Employers: All scaffolding should be designed, erected, and disassembled by a competent person. A competent person should also inspect scaffolding before the start of work each day to ensure that it is safe for use.
Scaffolding should be erected on solid footing, fully planked, and at least 10 feet from power lines. Scaffolding should be erected with guardrails, mid-rails, and toeboards to protect employees working on, under, and around scaffolding.
3. Stairways and Ladders
Improper ladder use is one of the leading causes of falls for construction workers resulting in injury or death. Reasons for ladder falls include incorrect ladder choice, failure to properly secure the ladder, and attempting to carry tools and materials by hand while climbing.
Workers: Always maintain three points of contact while ascending and descending a ladder, both feet and at least one hand. Portable ladders should be long enough to be placed at a stable angle and extended three feet above the work surface. Workers should tie ladders to a secure point at the top and bottom to avoid sliding or falling. Tools and materials should be carried up using a tool belt or a rope to pull things up once you’ve stopped climbing. Never load ladders beyond their rated capacity, including the worker’s weight, materials, and tools.
Employers: A competent person should inspect all ladders before use each day. Defective ladders should be marked or tagged out and taken out of service until properly repaired. Workers should be trained on ladder safety and know how to select the proper ladder for the job. All ladders on the construction site should conform to OSHA standards. This includes job-made ladders, fixed ladders, and portable ladders, both self-supporting and those that aren’t. If workers use energized electrical equipment, ladders should have nonconductive side railings.
4. Fall Protection – Training Requirements
It’s not a surprise that the top four most frequently cited OSHA standards in construction have to do with protecting workers from falls. Falls are the leading cause of fatalities in construction, accounting for nearly 40% of all worker deaths. Providing proper and ongoing training to workers can go a long way in reducing the number of falls suffered at the construction site.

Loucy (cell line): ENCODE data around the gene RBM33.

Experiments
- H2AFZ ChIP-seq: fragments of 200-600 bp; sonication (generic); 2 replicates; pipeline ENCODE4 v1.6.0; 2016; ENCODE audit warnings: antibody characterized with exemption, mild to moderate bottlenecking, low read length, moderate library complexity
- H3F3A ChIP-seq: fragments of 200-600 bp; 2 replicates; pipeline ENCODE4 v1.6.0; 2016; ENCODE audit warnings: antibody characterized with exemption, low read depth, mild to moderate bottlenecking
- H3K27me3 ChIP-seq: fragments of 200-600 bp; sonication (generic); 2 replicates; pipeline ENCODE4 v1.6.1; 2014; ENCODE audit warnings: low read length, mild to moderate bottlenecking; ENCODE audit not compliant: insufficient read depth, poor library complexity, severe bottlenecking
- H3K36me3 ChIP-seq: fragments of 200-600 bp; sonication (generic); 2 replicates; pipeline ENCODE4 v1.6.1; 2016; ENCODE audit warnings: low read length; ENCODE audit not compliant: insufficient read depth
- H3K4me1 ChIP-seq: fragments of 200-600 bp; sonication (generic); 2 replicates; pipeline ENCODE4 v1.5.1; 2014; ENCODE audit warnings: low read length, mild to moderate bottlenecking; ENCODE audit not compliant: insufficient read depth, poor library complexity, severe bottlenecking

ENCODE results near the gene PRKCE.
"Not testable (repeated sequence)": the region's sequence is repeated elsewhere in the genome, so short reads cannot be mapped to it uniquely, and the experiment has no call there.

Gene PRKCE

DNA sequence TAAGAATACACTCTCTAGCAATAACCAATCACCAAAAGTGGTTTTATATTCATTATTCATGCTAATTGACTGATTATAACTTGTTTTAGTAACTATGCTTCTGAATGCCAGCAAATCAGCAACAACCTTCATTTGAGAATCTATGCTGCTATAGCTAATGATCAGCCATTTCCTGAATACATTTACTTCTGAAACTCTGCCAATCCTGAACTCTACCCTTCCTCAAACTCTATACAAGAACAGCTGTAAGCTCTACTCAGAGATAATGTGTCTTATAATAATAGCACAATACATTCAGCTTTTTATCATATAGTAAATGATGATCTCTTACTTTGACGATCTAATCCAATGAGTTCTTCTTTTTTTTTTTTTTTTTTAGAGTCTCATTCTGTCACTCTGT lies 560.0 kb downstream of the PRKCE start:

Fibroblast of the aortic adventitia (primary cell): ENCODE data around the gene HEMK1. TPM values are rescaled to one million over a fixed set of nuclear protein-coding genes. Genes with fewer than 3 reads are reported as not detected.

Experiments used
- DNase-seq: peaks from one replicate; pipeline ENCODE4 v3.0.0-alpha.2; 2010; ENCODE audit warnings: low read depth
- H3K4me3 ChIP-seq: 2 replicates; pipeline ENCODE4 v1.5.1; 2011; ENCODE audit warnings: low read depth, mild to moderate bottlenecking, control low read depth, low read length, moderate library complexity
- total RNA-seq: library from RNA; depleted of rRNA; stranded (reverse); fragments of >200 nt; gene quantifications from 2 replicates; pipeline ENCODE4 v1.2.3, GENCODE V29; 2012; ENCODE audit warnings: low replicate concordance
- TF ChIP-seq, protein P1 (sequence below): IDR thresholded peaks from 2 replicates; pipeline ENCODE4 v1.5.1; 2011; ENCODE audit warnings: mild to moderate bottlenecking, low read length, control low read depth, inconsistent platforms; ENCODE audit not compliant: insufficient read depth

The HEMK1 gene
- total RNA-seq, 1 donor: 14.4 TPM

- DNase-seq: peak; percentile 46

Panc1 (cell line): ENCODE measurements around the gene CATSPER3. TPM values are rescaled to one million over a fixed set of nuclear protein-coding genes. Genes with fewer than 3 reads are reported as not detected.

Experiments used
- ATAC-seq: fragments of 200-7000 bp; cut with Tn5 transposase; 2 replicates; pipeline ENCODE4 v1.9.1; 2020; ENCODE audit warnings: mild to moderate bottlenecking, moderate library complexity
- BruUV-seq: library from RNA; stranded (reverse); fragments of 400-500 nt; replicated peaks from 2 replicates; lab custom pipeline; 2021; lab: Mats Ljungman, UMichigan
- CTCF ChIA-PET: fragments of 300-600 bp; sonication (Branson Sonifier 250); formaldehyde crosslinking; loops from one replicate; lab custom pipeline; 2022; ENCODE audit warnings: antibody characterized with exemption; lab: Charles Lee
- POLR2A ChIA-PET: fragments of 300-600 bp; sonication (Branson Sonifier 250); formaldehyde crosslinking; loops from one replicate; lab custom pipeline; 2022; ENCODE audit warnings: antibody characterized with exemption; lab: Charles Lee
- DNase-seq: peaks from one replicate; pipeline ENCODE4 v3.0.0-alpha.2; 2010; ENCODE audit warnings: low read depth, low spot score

Workers: Workers should be able to recognize the hazards of falling and know the procedures to follow to minimize risks and prevent falls.
Employers: A competent person is required to train all employees who might be exposed to fall hazards. Again, this should cover all employees because, at some point, nearly everyone on the construction site is exposed to a fall hazard. Topics of the training program should include the nature of fall hazards present on the construction site, proper erection, inspection and maintenance of fall protection systems, use of fall protection systems and personal fall arrest systems, and the employee’s role in safety monitoring and the fall protection plan.
Employers must also maintain certification records of fall protection planning for all employees. Retraining is required for changes that render prior training obsolete and in instances where it is apparent that a worker has not retained enough knowledge from the training program to ensure their safety.
5. Personal Protective and Life Saving Equipment
OSHA recently updated their standard covering eye and face protection in construction, with the new rule going into effect in April 2016.
OSHA requires that workers be provided with and wear face and eye protection when there is eye or face hazards present from flying particles, molten metal, liquid chemicals, acids or caustic liquids, chemical gasses or vapours, or potentially injurious light radiation. These hazards are present when doing various tasks on the job site, such as welding, chipping, grinding, masonry work, sanding, woodworking, and drilling. When flying object hazards are present, eye protection must be equipped with side protection or detachable side protectors.